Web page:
B&H sent me a free holiday gift… an LED flashlight that came with
my recent Meade Instruments telescope purchase for my son.
(How nice of B&H!)
It was a little 45-lumen NITECORE TUBE keychain flashlight.
The TUBE normally sells for $9.20.
What was really interesting about this little, inexpensive flashlight was that you can recharge it via USB.
Had I been asleep at the wheel buying replacement batteries for my own fleet of home flashlights since I can remember?
(And believe me… my second grader has loved to play with my flashlights since he could walk. So, battery replacement has been an ongoing and expensive chore.)
Sure, I bought my dad a cool, rechargeable Klarus tactical-style flashlight to brighten his holidays a few years back…
The Klarus RS16 was rechargeable via an onboard magnetic charging port.
But I had never really considered upgrading to rechargeable battery tech for my own flashlights until my new NITECORE showed up.
The idea of ‘never’ having to replace the batteries in my flashlights ever again was quite tantalizing.
(Though I would still need to remember to recharge them)
So, I decided to take a look at today’s options…
How Many ‘Lumens’ Do You Need?
The first question I needed to address was how bright a flashlight do I really need.
(How many lumens?)
Of course, that depends on the use. For this exercise, I’ve decided to shop just for the home.
(Not for an ambitious outdoor camping trip)
Some ‘experts’ say under 100 lumens is fine. Others say you need two-three hundred lumens or more.
And there are plenty of options out there at or above 1,000 lumens!
(But that’s way brighter than I need or want)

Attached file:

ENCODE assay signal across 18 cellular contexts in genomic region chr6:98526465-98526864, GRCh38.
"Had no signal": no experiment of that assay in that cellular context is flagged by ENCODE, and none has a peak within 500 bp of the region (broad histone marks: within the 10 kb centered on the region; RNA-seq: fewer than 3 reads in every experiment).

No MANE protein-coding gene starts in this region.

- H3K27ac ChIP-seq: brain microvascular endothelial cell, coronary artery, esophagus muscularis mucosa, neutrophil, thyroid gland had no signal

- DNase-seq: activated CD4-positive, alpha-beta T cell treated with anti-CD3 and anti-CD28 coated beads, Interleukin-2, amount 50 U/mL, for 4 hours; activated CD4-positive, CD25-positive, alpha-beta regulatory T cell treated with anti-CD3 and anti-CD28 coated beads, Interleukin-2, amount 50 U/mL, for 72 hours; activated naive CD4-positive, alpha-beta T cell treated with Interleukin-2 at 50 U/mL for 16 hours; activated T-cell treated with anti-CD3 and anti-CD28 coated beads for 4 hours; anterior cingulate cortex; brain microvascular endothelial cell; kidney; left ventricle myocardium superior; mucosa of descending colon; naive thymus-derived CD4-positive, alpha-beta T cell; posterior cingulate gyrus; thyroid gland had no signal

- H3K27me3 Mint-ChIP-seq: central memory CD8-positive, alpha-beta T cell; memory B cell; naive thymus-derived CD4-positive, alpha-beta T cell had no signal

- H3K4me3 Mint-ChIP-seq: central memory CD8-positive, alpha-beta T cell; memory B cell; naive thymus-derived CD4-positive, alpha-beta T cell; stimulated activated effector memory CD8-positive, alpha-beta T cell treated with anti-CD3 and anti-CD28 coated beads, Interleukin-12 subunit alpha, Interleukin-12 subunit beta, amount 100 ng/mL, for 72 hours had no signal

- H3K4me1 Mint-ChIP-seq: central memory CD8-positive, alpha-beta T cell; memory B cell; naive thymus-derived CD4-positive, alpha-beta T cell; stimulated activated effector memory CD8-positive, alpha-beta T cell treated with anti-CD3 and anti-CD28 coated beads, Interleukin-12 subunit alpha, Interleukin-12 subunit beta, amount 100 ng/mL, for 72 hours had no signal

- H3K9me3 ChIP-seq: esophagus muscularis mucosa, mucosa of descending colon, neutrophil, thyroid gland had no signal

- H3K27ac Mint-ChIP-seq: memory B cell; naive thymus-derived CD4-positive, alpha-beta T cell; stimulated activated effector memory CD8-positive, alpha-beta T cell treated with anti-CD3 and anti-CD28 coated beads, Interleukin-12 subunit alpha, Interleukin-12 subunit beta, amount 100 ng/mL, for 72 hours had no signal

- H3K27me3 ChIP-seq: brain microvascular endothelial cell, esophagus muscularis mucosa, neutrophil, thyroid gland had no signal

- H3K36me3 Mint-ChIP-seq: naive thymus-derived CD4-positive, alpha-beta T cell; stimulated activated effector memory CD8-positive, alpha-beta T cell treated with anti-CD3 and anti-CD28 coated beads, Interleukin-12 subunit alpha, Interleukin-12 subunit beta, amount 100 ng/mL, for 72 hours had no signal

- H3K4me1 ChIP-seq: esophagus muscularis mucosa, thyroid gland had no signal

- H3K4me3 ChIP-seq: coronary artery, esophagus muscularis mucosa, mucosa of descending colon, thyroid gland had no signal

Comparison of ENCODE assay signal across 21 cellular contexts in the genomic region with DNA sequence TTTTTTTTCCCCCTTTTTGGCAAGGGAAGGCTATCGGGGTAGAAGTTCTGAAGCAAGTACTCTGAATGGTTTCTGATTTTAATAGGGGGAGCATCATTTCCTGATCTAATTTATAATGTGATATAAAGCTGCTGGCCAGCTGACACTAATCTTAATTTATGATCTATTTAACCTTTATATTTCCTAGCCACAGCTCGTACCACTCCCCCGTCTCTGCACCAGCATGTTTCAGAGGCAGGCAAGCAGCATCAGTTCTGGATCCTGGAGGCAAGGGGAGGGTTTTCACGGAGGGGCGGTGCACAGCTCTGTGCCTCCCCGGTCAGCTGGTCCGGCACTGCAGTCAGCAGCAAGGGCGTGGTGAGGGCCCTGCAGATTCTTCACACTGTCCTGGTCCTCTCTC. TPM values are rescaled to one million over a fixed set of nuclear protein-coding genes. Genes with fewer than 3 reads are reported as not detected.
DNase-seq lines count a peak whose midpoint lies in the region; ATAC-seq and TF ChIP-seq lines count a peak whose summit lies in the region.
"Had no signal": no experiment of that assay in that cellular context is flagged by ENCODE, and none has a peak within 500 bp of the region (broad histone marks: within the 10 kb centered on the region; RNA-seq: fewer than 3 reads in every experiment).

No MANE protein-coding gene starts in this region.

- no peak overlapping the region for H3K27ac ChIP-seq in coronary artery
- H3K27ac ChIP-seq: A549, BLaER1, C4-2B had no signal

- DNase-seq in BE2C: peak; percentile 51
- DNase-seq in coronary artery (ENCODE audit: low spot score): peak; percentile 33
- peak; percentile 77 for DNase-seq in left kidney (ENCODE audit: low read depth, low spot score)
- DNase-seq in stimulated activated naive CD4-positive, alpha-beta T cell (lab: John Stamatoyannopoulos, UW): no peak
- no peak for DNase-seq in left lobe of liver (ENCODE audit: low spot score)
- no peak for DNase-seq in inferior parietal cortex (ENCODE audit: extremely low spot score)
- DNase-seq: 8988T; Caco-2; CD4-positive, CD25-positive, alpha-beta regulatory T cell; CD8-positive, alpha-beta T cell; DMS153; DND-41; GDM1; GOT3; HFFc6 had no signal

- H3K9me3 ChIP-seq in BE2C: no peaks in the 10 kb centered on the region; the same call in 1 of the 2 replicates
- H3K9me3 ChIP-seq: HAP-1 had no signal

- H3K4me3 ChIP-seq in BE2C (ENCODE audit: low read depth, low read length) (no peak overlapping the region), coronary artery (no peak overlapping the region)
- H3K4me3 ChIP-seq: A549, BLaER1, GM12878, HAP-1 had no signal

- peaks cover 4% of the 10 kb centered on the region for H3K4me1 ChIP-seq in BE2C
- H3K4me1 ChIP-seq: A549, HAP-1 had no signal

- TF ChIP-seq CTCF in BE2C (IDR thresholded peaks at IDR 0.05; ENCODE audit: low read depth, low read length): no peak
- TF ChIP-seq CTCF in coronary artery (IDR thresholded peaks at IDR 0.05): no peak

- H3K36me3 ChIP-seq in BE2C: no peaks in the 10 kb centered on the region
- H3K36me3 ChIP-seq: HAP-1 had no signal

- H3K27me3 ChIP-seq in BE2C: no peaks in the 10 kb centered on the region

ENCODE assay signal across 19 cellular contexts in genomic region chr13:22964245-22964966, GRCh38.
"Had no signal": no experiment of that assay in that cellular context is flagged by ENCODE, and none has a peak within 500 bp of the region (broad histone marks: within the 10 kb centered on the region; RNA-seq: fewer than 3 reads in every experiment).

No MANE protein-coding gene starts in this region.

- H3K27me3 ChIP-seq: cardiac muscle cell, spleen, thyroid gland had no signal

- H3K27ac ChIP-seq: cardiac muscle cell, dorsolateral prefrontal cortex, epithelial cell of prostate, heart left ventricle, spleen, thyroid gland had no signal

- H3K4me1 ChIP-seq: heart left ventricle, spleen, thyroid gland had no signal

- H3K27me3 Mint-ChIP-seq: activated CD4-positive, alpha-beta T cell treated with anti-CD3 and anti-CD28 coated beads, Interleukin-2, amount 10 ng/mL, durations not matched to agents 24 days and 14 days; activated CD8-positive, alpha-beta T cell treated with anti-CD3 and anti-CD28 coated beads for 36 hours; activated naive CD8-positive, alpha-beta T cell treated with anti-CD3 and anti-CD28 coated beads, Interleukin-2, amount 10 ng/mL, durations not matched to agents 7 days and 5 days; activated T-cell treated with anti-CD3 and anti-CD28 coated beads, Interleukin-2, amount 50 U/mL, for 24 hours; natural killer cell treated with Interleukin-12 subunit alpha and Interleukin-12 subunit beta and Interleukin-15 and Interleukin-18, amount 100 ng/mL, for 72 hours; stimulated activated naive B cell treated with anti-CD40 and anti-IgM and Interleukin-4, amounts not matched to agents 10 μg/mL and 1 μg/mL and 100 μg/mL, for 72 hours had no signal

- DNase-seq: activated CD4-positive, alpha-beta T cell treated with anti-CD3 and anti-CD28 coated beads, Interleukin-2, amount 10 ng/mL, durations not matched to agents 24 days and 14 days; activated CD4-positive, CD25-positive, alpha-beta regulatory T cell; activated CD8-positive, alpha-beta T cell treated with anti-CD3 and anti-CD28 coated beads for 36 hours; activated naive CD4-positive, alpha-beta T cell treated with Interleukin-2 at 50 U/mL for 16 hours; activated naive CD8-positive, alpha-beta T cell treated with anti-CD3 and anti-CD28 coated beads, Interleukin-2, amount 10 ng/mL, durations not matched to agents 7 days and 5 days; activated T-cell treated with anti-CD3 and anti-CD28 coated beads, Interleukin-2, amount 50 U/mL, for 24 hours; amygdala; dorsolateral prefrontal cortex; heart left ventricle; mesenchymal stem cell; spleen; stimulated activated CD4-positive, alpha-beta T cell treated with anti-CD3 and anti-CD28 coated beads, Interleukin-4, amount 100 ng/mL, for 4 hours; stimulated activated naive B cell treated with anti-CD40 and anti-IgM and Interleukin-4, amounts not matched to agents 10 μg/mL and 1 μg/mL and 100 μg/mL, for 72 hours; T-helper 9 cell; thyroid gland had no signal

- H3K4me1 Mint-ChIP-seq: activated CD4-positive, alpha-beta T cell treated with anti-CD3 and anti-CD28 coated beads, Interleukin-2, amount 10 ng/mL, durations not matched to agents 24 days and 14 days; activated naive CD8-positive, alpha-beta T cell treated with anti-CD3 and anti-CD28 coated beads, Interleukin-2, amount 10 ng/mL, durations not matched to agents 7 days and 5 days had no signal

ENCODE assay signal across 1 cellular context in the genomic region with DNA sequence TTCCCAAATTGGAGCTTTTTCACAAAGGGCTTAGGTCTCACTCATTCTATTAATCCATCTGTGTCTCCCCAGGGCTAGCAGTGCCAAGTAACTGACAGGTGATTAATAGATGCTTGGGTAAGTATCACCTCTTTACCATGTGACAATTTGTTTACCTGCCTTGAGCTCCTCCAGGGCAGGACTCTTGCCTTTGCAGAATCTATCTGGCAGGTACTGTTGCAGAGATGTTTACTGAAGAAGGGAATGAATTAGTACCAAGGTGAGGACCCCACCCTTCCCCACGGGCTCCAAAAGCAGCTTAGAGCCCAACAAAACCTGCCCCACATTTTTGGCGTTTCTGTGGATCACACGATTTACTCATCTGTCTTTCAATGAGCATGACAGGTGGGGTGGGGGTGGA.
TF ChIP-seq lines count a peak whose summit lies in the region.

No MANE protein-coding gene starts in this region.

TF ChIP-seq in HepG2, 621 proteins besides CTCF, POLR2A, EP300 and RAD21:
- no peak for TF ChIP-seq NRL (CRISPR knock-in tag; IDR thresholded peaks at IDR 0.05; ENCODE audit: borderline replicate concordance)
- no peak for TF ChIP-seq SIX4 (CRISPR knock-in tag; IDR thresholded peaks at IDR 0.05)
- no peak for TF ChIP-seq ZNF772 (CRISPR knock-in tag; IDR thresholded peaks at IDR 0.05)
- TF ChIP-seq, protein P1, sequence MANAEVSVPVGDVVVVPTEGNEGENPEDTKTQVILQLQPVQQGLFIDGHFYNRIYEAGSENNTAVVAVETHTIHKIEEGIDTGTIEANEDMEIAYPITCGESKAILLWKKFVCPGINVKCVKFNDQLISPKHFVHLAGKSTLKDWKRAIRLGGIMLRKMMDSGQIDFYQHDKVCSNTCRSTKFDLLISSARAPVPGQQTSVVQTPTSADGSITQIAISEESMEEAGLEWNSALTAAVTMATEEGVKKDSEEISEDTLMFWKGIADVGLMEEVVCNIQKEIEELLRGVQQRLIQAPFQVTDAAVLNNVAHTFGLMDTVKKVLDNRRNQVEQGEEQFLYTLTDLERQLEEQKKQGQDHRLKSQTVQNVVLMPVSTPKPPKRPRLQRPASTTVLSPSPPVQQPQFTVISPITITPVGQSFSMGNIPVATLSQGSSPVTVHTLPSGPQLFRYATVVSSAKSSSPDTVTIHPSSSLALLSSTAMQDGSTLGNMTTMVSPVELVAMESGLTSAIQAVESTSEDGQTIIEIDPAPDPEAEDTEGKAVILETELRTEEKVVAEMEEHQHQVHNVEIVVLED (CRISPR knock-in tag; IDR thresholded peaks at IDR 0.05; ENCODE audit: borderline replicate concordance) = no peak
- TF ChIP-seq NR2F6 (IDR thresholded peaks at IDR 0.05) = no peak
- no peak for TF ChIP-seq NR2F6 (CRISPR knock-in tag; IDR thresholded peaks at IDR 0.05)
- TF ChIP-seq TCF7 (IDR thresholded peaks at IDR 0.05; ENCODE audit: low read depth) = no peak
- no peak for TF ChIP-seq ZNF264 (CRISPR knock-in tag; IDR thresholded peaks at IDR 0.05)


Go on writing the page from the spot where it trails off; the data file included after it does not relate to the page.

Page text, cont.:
I decided to focus my research for a flashlight in the 250-300 lumen range with a few different illumination settings.
…And rechargeable via a USB cable as opposed to a proprietary battery charging system and charger that I would need to keep track of.
Seven Rechargeable Flashlights that Get the Job Done
What I immediately found is rechargeable flashlight tech costs more.
(Not entirely unexpected)
But if you look around, you can also find additional functionality in these next generation flashlights!
Because a flashlight doesn’t have to just be a flashlight…
(More on this in a moment!)
I set my target price below $40.
And here are seven good options I found…
-85 lumens LED keychain flashlight
-$19.99 on Amazon
-120 degree tilting head
-White and Red LED
(This essentially has double the power of my TUBE.)
-360 lumens LED keychain flashlight
-$29.95 on Amazon
(And this is an even stronger cousin to the TUBE.)
-mini metallic LED keychain flashlight
-$29.99 on Amazon
(I believe this is the newer version of the TIP design.)
ULTRAFIRE Rechargeable USB Flashlight (2 pack)
-$17.99 on Amazon (for two!)
(These are mini flashlights… Think bigger than a keychain flashlight and smaller than your everyday flashlight.)
Celestron National Park Foundation Rechargeable Power Pack
and LED Flashlight
-95 lumens flashlight and charger
-$29.95 on Amazon
-2,200 mAh rechargeable battery, which can also charge your portable tech via USB
-About the length of a smartphone
(This doesn’t quite hit my targeted brightness, but it’s certainly an option. Plus, buying this one supports the National Park Foundation.)
-250 lumens flashlight and charger
-4,800 mAh rechargeable battery that will also charge your mobile gear via USB
-$35.78 on Amazon
-Can rapid-charge via Micro USB port or through its built-in solar panel. (Whoa!)
-Waterproof and floats
-I also like HybridLight flashlights, because they’re environmentally friendly.
(The HybridLight appears to give you more bang for the buck compared to the Celestron.)
-330 lumens LED flashlight
-250 lumens work light
-$35.95 on Amazon
(This one is cool, because you can ‘stretch’ this flashlight to reveal its center LED that glows as a work light.)
Time to Upgrade
So, many rechargeable flashlights today provide more functionality than just forward-facing illumination. Whether they offer to juice up your other gear or provide multiple light configurations, you’re getting more uses out of the rechargeable battery.
And this speaks to the progression of portable rechargeable batteries, which no longer offer illumination as an afterthought.
(Interesting how the evolution of tech has reversed the equation in this product line.)
And most importantly, rechargeable flashlights reduce the number of batteries you’ve got to go through.
That’s good for the environment.
Because it increases the chance that the next time I pick up a flashlight and press the button…
…It will actually turn on.